The father then filed his UCCJEA affidavit. In the affidavit, he listed the mother's addresses from January 2010 until September 2010 as Florida addresses and he listed her address from October 28, 2010, to the time of filing the affidavit as a North Carolina address. The mother filed a notarized, handwritten letter, indicating that all of the statements in her previous letter were true. She also stated that she had been out of work and that J.D.C. had been out of school since March 2011. She stated that they were going to get back to work and school once social services received her paperwork. The notary stamp did not state whether the letter was sworn under oath or whether the mother presented identification or was personally known by the notary. The stamp also did not contain an expiration date; instead, the notary signed her name next to the stamp and handwrote the expiration date for her commission.
Without conducting a hearing on the matter, the South County court entered an order dismissing the father's petition. The court stated:
1. Per the UCCJEA Affidavit, filed by the Petitioner, indicating that the Respondent and child resided in Venice, Florida, until September 2010, and the Respondent's attestation that she and the child began residing in North Carolina on September 7, 2010, the Court finds that North Carolina is the appropriate jurisdiction to consider a paternity action.
2. The Petitioner did not file his action in Sarasota County, Florida, until December 10, 2010. Florida was not the “home state” of the child “... for at least six (6) consecutive months immediately before the commencement of a child custody proceeding,” as required by F.S. 61.503(7).
3. F.S. 61.514(1)(a) is also applicable. A reasonable interpretation under these facts is that Florida should not make the “initial child custody determination,” as North Carolina is the appropriate jurisdiction, and present information concerning the child is readily available in that state. Hindle v. Fuith, 33 So.3d 782 (Fla. 5th DCA 2010); Holub v. Holub, [54 So.3d 585 (Fla. 1st DCA 2011).]
After the court entered the final order, an attorney with Legal Aid of Manasota filed a limited notice of appearance on behalf of the father. The father, represented by counsel, then simply amended his previous motion for rehearing and filed it. The court denied the motion, and the father filed his notice of appeal in that case on May 12, 2011.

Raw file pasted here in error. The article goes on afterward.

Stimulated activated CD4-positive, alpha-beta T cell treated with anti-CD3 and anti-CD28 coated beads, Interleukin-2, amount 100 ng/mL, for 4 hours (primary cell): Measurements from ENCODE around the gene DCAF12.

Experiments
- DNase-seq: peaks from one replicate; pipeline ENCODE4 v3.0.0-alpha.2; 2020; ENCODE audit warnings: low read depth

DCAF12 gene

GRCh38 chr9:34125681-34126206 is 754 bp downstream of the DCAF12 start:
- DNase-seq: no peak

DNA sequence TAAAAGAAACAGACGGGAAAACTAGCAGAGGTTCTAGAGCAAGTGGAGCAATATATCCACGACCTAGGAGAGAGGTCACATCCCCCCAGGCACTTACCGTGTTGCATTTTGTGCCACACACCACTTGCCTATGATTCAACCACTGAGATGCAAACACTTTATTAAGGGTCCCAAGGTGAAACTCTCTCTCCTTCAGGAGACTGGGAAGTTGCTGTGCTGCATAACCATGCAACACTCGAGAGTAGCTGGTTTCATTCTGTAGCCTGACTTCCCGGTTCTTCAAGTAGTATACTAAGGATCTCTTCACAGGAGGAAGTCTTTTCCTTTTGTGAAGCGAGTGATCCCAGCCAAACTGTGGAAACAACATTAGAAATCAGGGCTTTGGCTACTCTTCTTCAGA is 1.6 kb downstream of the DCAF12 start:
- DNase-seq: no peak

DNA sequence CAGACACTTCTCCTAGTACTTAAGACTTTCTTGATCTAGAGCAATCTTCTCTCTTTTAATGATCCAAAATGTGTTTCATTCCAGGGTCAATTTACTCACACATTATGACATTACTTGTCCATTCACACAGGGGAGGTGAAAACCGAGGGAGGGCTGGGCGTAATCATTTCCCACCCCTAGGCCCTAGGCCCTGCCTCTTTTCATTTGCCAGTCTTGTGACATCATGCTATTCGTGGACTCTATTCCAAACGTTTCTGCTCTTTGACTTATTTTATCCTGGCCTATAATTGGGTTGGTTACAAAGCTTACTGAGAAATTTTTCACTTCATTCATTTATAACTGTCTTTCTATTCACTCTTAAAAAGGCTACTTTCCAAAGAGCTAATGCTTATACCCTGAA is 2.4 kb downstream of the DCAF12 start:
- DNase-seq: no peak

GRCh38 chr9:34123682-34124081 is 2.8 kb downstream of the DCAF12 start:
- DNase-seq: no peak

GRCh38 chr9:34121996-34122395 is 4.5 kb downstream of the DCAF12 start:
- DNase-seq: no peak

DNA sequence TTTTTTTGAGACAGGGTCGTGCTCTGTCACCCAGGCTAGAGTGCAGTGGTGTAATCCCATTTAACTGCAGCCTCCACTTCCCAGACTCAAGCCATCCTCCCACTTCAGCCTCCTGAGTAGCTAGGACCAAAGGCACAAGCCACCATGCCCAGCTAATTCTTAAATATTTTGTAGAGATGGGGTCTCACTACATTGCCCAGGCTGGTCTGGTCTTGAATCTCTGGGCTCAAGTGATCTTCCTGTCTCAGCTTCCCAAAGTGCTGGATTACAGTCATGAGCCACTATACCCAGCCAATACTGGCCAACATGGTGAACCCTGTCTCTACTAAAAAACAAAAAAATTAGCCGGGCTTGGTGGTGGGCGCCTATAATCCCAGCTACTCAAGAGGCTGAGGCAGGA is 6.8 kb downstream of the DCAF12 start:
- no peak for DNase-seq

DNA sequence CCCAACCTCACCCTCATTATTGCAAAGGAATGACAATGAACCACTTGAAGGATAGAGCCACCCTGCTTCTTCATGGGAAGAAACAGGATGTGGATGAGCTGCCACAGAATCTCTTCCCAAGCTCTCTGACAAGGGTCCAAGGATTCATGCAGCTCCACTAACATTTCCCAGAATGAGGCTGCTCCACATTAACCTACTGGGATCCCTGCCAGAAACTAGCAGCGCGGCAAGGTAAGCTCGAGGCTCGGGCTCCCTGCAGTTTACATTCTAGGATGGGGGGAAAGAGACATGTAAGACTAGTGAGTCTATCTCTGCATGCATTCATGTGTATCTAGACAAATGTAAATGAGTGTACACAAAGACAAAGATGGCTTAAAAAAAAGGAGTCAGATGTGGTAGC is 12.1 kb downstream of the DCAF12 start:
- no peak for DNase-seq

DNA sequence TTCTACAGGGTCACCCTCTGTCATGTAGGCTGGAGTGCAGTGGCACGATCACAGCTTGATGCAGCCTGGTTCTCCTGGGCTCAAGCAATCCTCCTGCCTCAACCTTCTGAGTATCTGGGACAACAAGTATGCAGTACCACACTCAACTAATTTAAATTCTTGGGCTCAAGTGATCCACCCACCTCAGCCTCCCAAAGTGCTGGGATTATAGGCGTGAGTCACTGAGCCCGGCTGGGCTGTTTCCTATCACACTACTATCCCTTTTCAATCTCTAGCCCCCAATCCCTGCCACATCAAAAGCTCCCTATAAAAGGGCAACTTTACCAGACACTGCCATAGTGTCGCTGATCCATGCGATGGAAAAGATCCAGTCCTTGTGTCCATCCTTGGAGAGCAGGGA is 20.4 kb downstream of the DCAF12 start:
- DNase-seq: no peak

The standard of review for the South County order is de novo because the trial court ruled that Florida does not have jurisdiction under the UCCJEA as a matter of law. See N.W.T. v. L.H.D., 955 So.2d 1236, 1238 (Fla. 2d DCA 2007). The UCCJEA is a jurisdictional act that governs subject matter jurisdiction over child custody matters. Id.; see also § 61.502 (stating the general purposes of the UCCJEA). Section 61.503(4) defines a “child custody proceeding” as “a proceeding in which ... visitation with respect to a child is an issue.” Section 61.514 “unequivocally limits jurisdiction to determine initial custody matters (except for temporary emergency matters) to the ‘home state’ of the child.” Arjona v. Torres, 941 So.2d 451, 454 (Fla. 3d DCA 2006). “Home state” is defined in section 61.503(7) as “the state in which a child lived with a parent or a person acting as a parent for at least [six] consecutive months immediately before the commencement of a child custody proceeding.” Section 61.514(1) states as follows:
(1) Except as otherwise provided in s. 61.517 [the section dealing with “temporary emergency jurisdiction”], a court of this state has jurisdiction to make an initial child custody determination only if:
(a) This state is the home state of the child on the date of the commencement of the proceeding, or was the home state of the child within 6 months before the commencement of the proceeding and the child is absent from this state but a parent or person acting as a parent continues to live in this state;
(b) A court of another state does not have jurisdiction under paragraph (a), or a court of the home state of the child has declined to exercise jurisdiction on the grounds that this state is the more appropriate forum under s. 61.520 [the “inconvenient forum” section of the UCCJEA] or s. 61.521 [the section dealing with declination of jurisdiction by reason of conduct], and:
1. The child and the child's parents, or the child and at least one parent or a person acting as a parent, have a significant connection with this state other than mere physical presence; and
2. Substantial evidence is available in this state concerning the child's care, protection, training, and personal relationships;
(c) All courts having jurisdiction under paragraph (a) or paragraph (b) have declined to exercise jurisdiction on the grounds that a court of this state is the more appropriate forum to determine the custody of the child under s. 61.520 or s. 61.521; or
(d) No court of any other state would have jurisdiction under the criteria specified in paragraph (a), paragraph (b), or paragraph (c).